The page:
How a Hobby Can Boost Your Motivation and Change Your Life

Posted by on November 9, 2017 in Conscious Living, Happiness & Humor, Thrive with 0 Comments
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By Jessica Freeman |  Tiny Buddha

If you want to be happy, be.” ~Leo Tolstoy

We’ve all hit a low motivational point in our lives at one time or another. I am completely aware of that feeling of having nothing to fight for. In those reoccurring periods of despondency, I couldn’t find a reason to get myself out of bed.


It’s funny that I got the life-changing question at a job interview. It was a stressful situation, and the hiring manager made it even more overwhelming when he looked at me straight in the eyes and asked: “What motivates you in life?”

I can’t remember what I answered, but I do remember the devastation I felt from the true answer I found in me: “Nothing, nothing motivates me.”

That was the turning point. Lots and lots of meditations later, I realized where all that frustration was coming from: I didn’t have a single thing that made me happy.

Why was I so incomplete? I couldn’t get a job that made me feel useful, and all my friendships were superficial. I’ll spare you from the details of my reasoning process. I didn’t read, I didn’t write, I wasn’t trying to learn anything, I didn’t have a special someone in my life, and I didn’t have a hobby.

A HOBBY! The sole thought of it made me burst in laughter. I’d never had a hobby. I basically had nothing to lose, so I decided I would give this idea a try. Picking a hobby was all I needed to do, and that’s how I ended up making endless reading lists.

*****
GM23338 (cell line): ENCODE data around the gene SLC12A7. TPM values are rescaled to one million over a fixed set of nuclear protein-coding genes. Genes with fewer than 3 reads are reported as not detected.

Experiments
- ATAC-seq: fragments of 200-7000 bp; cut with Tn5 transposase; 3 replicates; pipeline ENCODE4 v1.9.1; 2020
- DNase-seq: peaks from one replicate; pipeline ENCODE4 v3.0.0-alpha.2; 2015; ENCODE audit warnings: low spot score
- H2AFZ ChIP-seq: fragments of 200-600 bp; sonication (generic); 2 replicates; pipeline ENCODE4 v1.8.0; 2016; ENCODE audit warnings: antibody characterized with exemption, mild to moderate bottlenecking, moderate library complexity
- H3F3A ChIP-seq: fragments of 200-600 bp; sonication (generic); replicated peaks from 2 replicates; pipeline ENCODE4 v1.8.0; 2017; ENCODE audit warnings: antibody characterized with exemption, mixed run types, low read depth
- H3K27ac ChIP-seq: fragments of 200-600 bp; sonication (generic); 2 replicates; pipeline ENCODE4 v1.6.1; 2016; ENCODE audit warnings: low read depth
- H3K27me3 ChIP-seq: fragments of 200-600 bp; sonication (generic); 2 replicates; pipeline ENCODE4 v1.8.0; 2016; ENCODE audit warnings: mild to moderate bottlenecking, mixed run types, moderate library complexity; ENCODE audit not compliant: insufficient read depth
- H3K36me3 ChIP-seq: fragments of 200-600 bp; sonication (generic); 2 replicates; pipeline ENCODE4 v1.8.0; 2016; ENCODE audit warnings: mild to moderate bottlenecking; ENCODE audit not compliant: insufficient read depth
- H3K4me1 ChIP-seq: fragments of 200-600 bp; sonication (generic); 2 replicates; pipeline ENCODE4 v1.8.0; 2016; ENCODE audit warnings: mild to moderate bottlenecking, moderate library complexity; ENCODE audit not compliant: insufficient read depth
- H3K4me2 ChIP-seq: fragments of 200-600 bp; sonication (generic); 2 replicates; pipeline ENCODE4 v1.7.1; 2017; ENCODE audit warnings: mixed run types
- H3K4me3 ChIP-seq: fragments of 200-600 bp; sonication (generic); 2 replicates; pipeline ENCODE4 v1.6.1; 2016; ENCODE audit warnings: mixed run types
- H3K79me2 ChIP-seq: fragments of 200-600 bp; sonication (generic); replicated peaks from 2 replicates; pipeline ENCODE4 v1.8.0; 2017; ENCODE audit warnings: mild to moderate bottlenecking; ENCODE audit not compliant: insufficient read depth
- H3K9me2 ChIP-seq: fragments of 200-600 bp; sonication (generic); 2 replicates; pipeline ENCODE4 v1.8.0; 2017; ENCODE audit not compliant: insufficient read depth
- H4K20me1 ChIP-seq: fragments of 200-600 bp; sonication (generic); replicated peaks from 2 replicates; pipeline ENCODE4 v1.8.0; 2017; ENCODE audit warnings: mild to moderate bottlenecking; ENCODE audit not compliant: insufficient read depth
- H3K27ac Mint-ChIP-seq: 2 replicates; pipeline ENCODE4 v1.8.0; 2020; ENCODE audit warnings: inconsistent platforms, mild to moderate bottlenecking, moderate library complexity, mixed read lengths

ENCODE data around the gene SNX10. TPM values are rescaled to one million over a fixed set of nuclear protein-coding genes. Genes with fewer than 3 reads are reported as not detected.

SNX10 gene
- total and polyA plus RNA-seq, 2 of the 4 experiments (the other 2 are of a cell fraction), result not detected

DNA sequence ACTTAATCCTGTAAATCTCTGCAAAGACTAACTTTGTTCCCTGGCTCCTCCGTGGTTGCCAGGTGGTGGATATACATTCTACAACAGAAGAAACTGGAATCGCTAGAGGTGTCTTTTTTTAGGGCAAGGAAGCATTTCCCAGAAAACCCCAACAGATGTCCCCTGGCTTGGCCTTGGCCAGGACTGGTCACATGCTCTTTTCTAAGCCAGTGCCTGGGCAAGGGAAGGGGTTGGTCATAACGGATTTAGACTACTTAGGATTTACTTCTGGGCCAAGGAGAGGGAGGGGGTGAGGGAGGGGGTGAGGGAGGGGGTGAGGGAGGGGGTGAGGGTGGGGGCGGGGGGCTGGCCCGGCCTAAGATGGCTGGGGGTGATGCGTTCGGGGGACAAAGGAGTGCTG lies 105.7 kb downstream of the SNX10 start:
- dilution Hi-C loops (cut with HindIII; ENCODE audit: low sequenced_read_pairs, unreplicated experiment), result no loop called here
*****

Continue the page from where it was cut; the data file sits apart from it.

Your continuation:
I found different reasons why I needed a hobby:

It helps people express their creativity.

I had an office job at the moment, and I was a total slave of routine. I needed that ‘escape’ activity that left me alone with my thoughts.

I was already meditating every day, but I couldn’t call that a hobby… it was more like a responsibility for me. And, to be honest, it was making me even more miserable: I knew I needed a and I knew I didn’t have the courage to leave my job. A hobby like gardening, jewelry making, painting, knitting, or anything else related to creating would allow me to keep touch with the inner artist.

That special activity clarifies the mind.

It doesn’t matter what hobby I would pick. My options included reading, yoga, piano playing, running, or walking—all these activities have a meditative effect on the thoughts. The entire awareness is focused on the thing we are doing, and we can shut out every negative thought that was present before. In a way, when the hobby merges action and awareness, it becomes meditation in motion.

Most hobbies have a social aspect.

They give us the opportunity to interact with people who share our interests, so we develop connections that are not shallow at all. Let me tell you a secret: I have great communication with the people I met through Goodreads. We can Skype for hours and we never run out of topics. All discussions related to the activity I picked made me feel appreciated as part of something greater. That leads me to the next point:

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